Nonetheless, Facebook has managed to retain popularity through its games feeds from Zynga and others. They are also actively working to add new features and functionalities to their interface as quickly as possible. The new Facebook interface? I’m yet to see it other than pictures I found online. It’s slowly being rolled out, but it looks like they clearly copied their ideas from Google+. Because of its lack of ability to connect like minded users together in an orderly fashion, as well as its inability to fight spam, and the fact their user interface looks like something out of 1995, they score a big fat ‘F’ among the comparisons of social networks here. Serves them right too. The first time I ever saw Facebook, my first thought was, “isn’t this design and interface a little outdated?” Don’t get me wrong, we have retro but modern mixed style to this website, but Facebook has no design at all! By the way, users happen to like our design, so we’re leaving it alone.
When it comes to overall functionality, this platform wins hands down! Google+ features a real time search engine that indexes content instantaneously as it’s posted. Content can be searched for anywhere on this social platform just seconds after a post is published, this adds real value to users by providing the ability to get up to date information on the fly. Likewise, Google+ clearly had the cleanest and simplest to navigate interface among all social networking platforms we’ve covered so far. Users have the ability to create “Circles” (friends lists), which helps to better organize those who we associate with on a daily basis on many various premises, such as by interest, professional affiliations, friends lists, etc.
The Google+ communities feature serves as a great way for individuals to create a forum based on the subjects they love. Communities also create a nurturing environment for those who want to connect with others who share their interests, and while this social platform is attacked often by spammers, Google has clearly put better spam fighting mechanisms in place that clearly outpace the other social giants on a large scale. Another really good feature about this social platform is the fact that Google has managed to integrate this social platform with all of its other products, such as Gmail, mobile apps, etc. Integration is likely going to be one of their biggest keys to success. Unlike Facebook, Google+ isn’t rampant with Ads either. Google has also made the process of uploading and linking to external content simple, by providing space to all users to store their images, videos, and links. And, let’s not forget to mention Google hangouts, another great feature that makes video conferencing simple, yet it’s totally free.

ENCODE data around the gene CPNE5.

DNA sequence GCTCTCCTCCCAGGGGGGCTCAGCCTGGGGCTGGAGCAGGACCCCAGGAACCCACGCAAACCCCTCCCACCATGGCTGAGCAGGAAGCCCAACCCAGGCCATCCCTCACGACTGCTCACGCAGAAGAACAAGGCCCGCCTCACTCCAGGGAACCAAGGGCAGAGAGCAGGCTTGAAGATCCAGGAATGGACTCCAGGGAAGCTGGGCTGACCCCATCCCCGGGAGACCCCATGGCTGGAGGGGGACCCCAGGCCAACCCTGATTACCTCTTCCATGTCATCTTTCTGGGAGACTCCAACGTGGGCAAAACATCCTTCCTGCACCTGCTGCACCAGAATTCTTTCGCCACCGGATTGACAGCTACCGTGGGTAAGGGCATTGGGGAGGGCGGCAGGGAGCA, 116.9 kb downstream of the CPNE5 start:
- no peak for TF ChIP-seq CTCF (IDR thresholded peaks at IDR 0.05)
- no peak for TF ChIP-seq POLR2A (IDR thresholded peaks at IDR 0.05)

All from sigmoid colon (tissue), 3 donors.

Google+ serves as a central point of communication for online content creators. Those who implement Google+ Authorship into their online content strategies now have a way to connect with their audiences directly through their profiles, pages, and communities they’ve created or interacted with on the platform. Being able to identify with the creators of content online can add tremendous value to that content. Considering Google’s clean interface, state of the art functionality, integration of products, its ability to provide a means for like minded individuals to connect easily, and it’s easy to learn & navigate user interface, this social platform scores an “A” rating among those social platforms covered in this article.
I think it’s obvious at this point who the real winners and losers are. While Facebook is stuck back in 1995 with its user interface that looks like something out of a children’s coloring book, Linkedin clearly had the worst user interface and user experience among those we’ve compared. Linkedin appears to serve no useful purpose to either professionals seeking to extend their careers or to potential employers themselves. The platform is downright deceitful in every aspect, from its fake job postings, to groups who’s only purpose is to market their owners products and services. In fact, I am yet to meet one person who claimed they ever found a job through this platform.
Twitter is likely to remain and grow in the social media game, especially since this platform is heavily used by a younger, up and coming generation, that enjoys its ability to communicate widely and quickly. Although, as I’ve stated before, it serves no real intellectual purpose to its users, and lacks the ability to connect individuals based on interests the way the Google+ platform does. It will be interesting to see where Google takes its powerful social platform in the coming months and years. It will also be interesting to see if Facebook manages to ever rebound from its failed abilities in providing effective functionality for its users. Only time will tell.